JERUSALEM (AP) — Israel could launch a pre-emptive strike to stop Syria's chemical weapons from reaching Lebanon's Hezbollah or al-Qaida inspired groups, officials said Sunday.
The warning came as the military moved a rocket defense system to a main northern city, and Israel's premier warned of dangers from both Syria and Iran.
Israel has long expressed concerns that Syrian President Bashar Assad, clinging to power during a 22-month civil war, could lose control over his chemical weapons.
Vice Prime Minister Silvan Shalom said Sunday that Israel's top security officials held a special meeting last week to discuss Syria's chemical weapons arsenal. The fact of the meeting, held the morning after a national election, had not been made public before.
Shalom told the Army Radio station that the transfer of weapons to violent groups, particularly the Iranian-backed Lebanese Hezbollah, would be a game changer.
"It would be crossing a line that would demand a different approach, including even action," he said. Asked whether this might mean a pre-emptive attack, he said: "We will have to make the decisions."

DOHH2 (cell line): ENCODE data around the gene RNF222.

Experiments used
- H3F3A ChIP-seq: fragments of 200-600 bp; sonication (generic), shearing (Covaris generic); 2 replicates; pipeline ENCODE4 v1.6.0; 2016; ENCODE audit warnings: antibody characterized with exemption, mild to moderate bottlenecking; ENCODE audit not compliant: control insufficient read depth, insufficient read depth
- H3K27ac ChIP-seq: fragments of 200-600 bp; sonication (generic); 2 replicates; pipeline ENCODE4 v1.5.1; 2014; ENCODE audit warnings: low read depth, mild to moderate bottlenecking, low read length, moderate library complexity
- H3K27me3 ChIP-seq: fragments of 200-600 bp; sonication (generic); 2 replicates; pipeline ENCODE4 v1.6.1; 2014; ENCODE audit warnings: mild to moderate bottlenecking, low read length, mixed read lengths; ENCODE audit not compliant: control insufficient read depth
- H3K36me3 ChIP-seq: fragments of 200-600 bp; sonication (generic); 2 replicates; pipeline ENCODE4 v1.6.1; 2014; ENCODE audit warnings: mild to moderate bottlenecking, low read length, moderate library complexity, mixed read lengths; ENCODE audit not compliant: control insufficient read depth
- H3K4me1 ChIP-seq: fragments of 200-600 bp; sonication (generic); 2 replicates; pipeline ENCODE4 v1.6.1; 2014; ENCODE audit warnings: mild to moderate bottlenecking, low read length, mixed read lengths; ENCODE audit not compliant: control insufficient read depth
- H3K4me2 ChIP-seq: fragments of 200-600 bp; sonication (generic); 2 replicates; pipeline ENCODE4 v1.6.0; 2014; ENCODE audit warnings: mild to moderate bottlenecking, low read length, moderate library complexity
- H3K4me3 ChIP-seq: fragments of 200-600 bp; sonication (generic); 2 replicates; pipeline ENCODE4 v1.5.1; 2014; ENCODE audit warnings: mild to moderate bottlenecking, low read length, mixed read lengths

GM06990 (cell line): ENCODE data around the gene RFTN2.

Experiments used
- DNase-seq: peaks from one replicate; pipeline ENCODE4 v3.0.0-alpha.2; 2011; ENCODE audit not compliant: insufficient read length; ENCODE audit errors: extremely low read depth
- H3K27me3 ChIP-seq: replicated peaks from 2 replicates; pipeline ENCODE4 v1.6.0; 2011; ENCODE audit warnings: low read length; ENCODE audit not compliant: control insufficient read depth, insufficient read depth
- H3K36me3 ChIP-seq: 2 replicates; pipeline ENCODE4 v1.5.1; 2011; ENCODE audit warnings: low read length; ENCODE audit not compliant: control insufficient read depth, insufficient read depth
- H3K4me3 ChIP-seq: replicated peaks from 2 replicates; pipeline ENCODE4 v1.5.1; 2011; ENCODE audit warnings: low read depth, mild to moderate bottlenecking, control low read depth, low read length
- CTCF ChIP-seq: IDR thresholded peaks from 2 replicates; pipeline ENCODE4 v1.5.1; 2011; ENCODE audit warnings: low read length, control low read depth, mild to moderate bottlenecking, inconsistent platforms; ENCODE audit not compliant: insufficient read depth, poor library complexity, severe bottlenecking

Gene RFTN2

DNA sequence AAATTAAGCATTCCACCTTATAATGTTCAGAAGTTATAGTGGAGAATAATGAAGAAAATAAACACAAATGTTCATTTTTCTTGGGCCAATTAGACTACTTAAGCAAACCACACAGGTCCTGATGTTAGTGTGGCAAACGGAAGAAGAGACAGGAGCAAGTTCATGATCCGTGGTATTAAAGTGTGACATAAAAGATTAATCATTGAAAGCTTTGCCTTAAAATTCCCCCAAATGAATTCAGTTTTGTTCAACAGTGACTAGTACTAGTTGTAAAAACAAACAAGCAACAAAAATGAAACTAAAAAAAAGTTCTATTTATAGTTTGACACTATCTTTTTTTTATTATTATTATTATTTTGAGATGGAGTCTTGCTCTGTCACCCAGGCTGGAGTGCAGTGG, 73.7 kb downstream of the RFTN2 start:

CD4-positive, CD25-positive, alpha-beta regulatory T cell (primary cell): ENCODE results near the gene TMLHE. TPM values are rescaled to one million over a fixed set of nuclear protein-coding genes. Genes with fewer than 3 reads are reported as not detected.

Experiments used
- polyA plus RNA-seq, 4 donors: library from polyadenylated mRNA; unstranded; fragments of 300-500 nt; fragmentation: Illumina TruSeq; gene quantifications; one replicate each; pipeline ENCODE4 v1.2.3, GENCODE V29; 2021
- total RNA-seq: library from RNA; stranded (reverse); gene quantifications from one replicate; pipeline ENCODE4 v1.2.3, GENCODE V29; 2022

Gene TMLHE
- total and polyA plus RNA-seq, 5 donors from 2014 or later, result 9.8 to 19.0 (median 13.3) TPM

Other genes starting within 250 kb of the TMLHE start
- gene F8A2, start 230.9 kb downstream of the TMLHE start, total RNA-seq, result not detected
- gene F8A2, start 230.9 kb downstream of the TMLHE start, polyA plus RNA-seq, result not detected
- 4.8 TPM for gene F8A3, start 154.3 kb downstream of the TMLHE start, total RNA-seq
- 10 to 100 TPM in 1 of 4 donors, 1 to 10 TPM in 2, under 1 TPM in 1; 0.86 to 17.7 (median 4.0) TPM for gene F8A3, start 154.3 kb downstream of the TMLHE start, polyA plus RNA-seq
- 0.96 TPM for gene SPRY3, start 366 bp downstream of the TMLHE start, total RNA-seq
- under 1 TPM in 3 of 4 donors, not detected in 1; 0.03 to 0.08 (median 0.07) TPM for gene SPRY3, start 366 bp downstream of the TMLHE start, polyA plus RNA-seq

Israel has kept out of the civil war that has engulfed Syria and killed more than 60,000 people, but it is concerned that violence could spill over from its northern border into Israel.
Israel deployed its Iron Dome rocket defense system in the northern city of Haifa on Sunday. The city was battered by Hezbollah rocket fire during a war in the summer of 2006. The military called the deployment "routine."
Iron Dome, an Israel-developed system that shoots down incoming short-range rockets, was used to defend Israeli cities during a round of hostilities with Hamas militants in the Gaza Strip, on Israel's southern flank, last November.
Yisrael Hasson, a lawmaker and former deputy head of Israel's Shin Bet intelligence agency, said Israel was closely following developments in Syria to make sure chemical weapons don't "fall into the wrong hands."
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